So the average Canadian would understand some one trying to not necessarily avoid, but reduce the tax bill. Certain tax or like wise charges being reduced become a way of life in many countries. Probably the longest standing Canadian "tax" evasion is paying duty at the border on goods acquired in the states. I think its fair to say that 3/4's of Canadians have lied crossing the border stating the value of their goods.

As some of you know I was in Whitehorse, Yukon this past summer. I went with two friends to Skagway; they bought all kinds of goodies (I didn't, if there is a tourist trap in the States it has to be Skagway). My one friend is a Roman Catholic Seminarian; he was packing about $500 in goods over the border back to Canada. The Canadian customs agent came on and asked if any one had more than $50 in value they were bringing back. I kid you not, not hand went up on our tour bus; it was all I could do to stop laughing. She knew we were all lying but chose to let it go.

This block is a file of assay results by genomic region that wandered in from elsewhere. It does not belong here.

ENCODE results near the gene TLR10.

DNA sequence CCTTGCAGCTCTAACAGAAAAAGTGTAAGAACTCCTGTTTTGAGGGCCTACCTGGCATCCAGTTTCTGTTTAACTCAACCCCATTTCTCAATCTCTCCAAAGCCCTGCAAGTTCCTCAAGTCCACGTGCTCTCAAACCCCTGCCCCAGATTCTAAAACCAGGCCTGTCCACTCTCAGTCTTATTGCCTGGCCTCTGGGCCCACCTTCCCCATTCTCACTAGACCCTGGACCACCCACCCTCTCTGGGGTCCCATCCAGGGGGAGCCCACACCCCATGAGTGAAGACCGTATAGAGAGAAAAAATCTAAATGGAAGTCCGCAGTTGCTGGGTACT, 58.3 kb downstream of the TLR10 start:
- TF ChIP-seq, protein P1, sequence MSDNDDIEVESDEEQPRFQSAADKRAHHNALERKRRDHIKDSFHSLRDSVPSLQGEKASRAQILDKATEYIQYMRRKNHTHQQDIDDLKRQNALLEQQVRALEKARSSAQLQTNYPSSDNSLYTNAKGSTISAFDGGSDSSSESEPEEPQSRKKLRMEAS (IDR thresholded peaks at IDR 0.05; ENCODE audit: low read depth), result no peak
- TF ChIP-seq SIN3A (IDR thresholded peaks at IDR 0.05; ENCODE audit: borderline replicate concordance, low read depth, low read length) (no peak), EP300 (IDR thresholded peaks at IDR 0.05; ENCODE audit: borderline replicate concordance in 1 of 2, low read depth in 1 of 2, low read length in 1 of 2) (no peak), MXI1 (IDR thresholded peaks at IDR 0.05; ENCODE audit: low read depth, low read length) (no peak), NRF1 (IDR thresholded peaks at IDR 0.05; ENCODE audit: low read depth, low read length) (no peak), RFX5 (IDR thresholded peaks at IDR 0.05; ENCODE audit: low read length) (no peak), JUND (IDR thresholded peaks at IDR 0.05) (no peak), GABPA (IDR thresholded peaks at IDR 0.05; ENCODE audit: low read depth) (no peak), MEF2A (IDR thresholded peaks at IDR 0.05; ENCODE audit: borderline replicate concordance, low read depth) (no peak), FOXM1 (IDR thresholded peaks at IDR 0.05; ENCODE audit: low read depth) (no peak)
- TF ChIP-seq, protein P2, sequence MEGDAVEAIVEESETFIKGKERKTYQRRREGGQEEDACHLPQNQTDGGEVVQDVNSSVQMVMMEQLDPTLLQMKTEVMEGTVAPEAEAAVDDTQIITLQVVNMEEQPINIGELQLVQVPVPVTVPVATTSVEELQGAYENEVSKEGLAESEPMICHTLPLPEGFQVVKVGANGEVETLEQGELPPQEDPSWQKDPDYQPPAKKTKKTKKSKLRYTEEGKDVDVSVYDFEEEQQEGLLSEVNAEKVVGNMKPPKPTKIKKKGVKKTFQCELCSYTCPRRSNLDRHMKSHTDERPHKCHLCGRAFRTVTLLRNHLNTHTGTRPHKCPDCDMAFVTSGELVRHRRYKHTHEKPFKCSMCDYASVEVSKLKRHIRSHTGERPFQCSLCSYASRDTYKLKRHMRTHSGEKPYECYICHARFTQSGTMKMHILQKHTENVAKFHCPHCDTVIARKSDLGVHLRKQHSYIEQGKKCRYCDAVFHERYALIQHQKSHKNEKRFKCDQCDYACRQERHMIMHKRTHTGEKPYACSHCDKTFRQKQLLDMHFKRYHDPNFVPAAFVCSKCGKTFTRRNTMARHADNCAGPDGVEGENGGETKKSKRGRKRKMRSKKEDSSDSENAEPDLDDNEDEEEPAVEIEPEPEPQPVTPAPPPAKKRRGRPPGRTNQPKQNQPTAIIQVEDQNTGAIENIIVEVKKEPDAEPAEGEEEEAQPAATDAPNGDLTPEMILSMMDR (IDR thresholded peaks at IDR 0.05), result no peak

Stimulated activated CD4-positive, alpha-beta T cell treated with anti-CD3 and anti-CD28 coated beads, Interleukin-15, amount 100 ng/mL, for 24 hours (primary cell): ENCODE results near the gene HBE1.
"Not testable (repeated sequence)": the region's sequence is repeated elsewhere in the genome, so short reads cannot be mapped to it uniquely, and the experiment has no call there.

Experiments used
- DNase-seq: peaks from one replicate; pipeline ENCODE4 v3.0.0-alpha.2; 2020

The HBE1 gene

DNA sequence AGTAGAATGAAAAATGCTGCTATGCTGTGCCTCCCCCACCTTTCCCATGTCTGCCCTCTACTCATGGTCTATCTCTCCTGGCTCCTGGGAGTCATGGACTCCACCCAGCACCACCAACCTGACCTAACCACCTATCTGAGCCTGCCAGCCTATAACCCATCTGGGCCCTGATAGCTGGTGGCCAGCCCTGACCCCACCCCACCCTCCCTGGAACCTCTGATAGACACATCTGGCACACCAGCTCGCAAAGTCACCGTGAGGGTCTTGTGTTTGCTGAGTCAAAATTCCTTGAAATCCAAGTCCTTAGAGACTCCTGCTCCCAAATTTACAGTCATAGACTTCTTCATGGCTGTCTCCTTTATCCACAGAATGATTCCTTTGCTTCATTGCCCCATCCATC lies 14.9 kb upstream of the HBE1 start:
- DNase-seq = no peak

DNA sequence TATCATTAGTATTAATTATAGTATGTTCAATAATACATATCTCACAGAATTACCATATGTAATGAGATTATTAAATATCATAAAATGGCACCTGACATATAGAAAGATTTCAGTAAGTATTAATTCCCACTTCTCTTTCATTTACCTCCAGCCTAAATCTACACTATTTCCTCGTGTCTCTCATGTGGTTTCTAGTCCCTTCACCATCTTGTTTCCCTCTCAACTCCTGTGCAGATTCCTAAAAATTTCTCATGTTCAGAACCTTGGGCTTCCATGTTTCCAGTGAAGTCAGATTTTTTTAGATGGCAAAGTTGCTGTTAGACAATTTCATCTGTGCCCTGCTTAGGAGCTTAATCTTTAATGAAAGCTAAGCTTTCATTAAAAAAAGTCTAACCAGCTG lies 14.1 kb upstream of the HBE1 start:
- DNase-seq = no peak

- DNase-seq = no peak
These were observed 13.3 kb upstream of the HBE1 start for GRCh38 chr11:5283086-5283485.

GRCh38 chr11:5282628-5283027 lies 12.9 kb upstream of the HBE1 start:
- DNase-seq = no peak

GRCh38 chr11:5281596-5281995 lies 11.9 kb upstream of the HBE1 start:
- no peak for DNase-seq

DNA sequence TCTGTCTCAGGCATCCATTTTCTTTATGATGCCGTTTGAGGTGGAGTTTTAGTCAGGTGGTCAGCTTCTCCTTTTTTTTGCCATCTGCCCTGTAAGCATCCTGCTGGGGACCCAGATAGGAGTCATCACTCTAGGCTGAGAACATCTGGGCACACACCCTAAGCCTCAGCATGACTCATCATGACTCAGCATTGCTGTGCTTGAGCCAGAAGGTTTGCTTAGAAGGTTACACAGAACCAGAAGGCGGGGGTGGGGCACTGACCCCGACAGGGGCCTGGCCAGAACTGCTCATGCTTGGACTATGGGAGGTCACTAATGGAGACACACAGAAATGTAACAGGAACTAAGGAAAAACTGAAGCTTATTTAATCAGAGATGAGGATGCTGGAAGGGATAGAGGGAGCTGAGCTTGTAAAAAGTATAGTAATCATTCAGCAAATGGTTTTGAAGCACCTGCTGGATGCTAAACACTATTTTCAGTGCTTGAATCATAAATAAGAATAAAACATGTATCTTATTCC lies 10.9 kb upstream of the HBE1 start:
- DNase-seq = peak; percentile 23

Part of the Canadian way of life is lying at the border about value of items brought back.

Some Americans make money from Canadians. I told this story before here, but it illustrates best what I mean. I owned a small travel trailor and it needed new tires; I went to a Les Schwab somewhere around Bellingham (American town close to the Canadian border). After the new tires were installed, the manager came over and asked if I was going to use the dirt pile out back. I didn't know what he was talking about, he said: "You don't want to cross the border with shiny new tires do you?"
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Old 08-09-2007, 02:47   #7
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Originally Posted by Pblais View Post
Just to be clear you need a company local to the country of choice to register a vessel in a country not your own. This is a fundamental international law. It basically sets up a way where the company owns the boat and not you so it can be registered there legally. There are companies that do this for commercial boats but there are of course fees for the service. On an oil tanker the money is huge.